Great article. One slight correction is that HMD don't "own" Nokia. They're just a licensee of the brand, albeit that most HMD staff are ex-Nokia.
A long time has passed since a Nokia executive compared adopting Android to a boy "peeing in his pants" in the snow to keep warm*. Nokia's current custodian, HMD Global, now wants to be Google's spearhead in getting businesses to buy Android en masse by being as faithful as possible to the master. The point Anssi Vanjoki, then …
HMD's relationship to Google is similar to Dell and Wintel 20 years ago: they want to be the reference platform, with as little divergence as possible, which makes rapid patching easier.
Well they can fix the battery saving then as Nokia phones have a task killer which is a little too keen.
(Who are Evenwell?)
I though they were selling low end candybar / slider phones (slightly smarter feature phones) based on KaiOS aka reborn FirefoxOS / Boot to Gheko. I was quite hopefull that may be good secondary phone. Have stopped doing that? or is this only for their smart phones.
The 8110 4g has KaiOS - although Google has bought into KaiOS
I've got an 8110 4g as a standby-backup-emergency-novelty-historic-re-enactment phone. It's a bit limited. Actually, it's a lot limited. Some of the stuff below is down to Nokia, not KaiOS, but I've included them for completeness.
Contacts - no way to synch with anything. Just load all your contacts onto the SD card and import them into the phone book.
Calendar - can synch with CalDav and some other online calendars. iCloud synch not possible.
Email - OK but no auto setup, and no cut/paste so setting accounts up is a lot of typing in text mode and getting bloody annoyed.
It's got Twitter, though I don't use it.
It's got a browser and Google Maps - but only if you're desperate. The Snake game is rubbish compared to anything from the last century.
Phone is OK. Music player is OK. FM radio is OK. It's OK as a WiFi hotspot. The battery lasts ages - although not being able to use it for much more than calling and texting is no doubt a factor in this. Other good points are no Whatsapp, Facebook, Instagram. It also gets OS updates from somewhere.
Very few apps and some crap games in the form of unremoveable bloatware. It's very slow. Lots of stuff that doesn't really work (e.g. the security thing for if you lose the phone). KaiOs are no help - they just point you to Nokia support and Nokia support just tell you to RTFM.
Previous Samsungs having been abandoned by their manufacturer (no updates), having a phone running stock android that was going to get updates for a couple of years seemed like a worthwhile idea.
Avoiding flagship pricing for irrelevant features, and accepting that the phone wasn't going to last more than a few years, let me come to terms with getting a phone that previously I would have rejected.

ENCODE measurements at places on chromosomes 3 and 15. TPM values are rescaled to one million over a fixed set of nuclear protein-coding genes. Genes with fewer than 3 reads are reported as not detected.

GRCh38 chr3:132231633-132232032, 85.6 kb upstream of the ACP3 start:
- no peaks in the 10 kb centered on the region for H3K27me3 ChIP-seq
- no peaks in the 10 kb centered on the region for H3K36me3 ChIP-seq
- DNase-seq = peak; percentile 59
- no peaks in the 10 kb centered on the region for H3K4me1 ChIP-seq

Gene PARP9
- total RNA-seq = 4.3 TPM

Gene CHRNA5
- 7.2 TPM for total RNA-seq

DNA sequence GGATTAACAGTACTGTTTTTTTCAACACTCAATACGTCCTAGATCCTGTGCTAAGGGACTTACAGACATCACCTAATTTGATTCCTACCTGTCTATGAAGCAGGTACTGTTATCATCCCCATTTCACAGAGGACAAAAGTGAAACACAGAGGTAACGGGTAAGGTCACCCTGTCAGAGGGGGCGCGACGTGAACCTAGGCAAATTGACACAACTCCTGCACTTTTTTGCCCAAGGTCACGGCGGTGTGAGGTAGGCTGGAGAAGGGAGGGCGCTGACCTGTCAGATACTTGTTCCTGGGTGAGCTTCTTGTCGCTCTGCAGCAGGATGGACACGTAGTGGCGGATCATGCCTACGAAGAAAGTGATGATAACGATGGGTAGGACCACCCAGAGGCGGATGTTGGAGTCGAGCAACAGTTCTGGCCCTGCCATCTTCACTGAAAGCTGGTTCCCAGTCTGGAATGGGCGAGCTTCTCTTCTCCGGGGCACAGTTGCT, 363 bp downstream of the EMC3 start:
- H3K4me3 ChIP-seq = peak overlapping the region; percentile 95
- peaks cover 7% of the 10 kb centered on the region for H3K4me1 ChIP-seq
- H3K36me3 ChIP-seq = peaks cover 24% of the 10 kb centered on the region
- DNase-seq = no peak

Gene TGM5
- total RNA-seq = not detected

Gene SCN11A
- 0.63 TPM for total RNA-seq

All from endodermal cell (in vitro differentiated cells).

I got a Nokia 8 to replace an S8 that had an unfortunate accident. I like the lack of bloat and its more conventional looking screen seems to appear to be a tougher. For my perceived use its everybit as fast. OK no OLED so doesn't have the wow factor, but absolutely fine. The battery life is much longer then the S8, despite a similar sized cell.
The bit that has really disappointed though is the camera. I cant believe how poor it is compared to the Samsung. They used to have good reputation for them as well. Shows that the number of lenses is marketing fluff (but we all knew that already)
Previous Samsungs having been abandoned by their manufacturer (no updates)
I can understand that. SWMBO has a BlackBerry and it hasn't had an update this year. While I'm prepared, and indeed quite happy, install LineageOS (and Lineage 16 / Android 9 landed last Friday on my S5), I can see it isn't for everyone and, certainly not for businesses.
The sheer size of the mobile market gave it huge economies of scale so that even the most impressive innovations quickly became commoditised, which has allowed the huge range of cheap but good devices. But we still shouldn't forget the need for substantial investments for future innovation.
I got the Nokia 8 and love it. I have been able to customise it to my liking without having to run overheads of manufacturer "improvements".
Feels as fresh today as it did when I got it. It was a very reasonable price and had a flagship spec.
The one thing I don't like is how they appear to have sullied the 8 with the 8.1 and its decidedly mid-teir specs. While the high end is now the Nokia 9. Why they just didn't get rid of the 8.x entirely and just have the 9 replace it.
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